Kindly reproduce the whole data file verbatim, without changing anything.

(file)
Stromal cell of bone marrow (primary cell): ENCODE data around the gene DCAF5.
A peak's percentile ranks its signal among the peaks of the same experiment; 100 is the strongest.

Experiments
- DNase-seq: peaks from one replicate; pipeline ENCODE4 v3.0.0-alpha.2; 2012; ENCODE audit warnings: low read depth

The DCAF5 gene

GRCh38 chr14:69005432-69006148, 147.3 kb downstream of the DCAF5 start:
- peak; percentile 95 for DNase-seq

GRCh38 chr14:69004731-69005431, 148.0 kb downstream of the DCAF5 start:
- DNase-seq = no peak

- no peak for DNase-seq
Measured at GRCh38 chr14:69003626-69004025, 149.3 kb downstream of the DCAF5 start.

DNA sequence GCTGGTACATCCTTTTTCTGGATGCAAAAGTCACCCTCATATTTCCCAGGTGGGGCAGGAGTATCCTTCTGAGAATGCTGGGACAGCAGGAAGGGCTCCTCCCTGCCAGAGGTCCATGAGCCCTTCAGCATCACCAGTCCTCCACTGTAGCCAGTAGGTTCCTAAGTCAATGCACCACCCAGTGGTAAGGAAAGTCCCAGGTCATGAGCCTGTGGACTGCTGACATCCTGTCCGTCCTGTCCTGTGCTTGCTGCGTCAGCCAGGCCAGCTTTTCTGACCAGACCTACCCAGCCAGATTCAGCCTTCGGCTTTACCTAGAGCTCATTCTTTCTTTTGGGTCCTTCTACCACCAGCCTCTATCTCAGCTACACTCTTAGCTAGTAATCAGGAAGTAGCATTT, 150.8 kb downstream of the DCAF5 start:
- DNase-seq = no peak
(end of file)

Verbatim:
Stromal cell of bone marrow (primary cell): ENCODE data around the gene DCAF5.
A peak's percentile ranks its signal among the peaks of the same experiment; 100 is the strongest.

Experiments
- DNase-seq: peaks from one replicate; pipeline ENCODE4 v3.0.0-alpha.2; 2012; ENCODE audit warnings: low read depth

The DCAF5 gene

GRCh38 chr14:69005432-69006148, 147.3 kb downstream of the DCAF5 start:
- peak; percentile 95 for DNase-seq

GRCh38 chr14:69004731-69005431, 148.0 kb downstream of the DCAF5 start:
- DNase-seq = no peak

- no peak for DNase-seq
Measured at GRCh38 chr14:69003626-69004025, 149.3 kb downstream of the DCAF5 start.

DNA sequence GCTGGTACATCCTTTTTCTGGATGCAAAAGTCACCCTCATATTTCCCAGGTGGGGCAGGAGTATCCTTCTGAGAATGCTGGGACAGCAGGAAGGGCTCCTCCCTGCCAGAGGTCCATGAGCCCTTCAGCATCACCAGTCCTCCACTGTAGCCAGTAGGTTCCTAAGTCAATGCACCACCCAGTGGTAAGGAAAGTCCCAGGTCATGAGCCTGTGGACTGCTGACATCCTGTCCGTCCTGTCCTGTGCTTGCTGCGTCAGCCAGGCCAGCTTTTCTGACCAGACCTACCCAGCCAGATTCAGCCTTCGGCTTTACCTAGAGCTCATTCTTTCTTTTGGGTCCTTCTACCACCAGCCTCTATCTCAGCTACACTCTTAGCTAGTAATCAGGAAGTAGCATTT, 150.8 kb downstream of the DCAF5 start:
- DNase-seq = no peak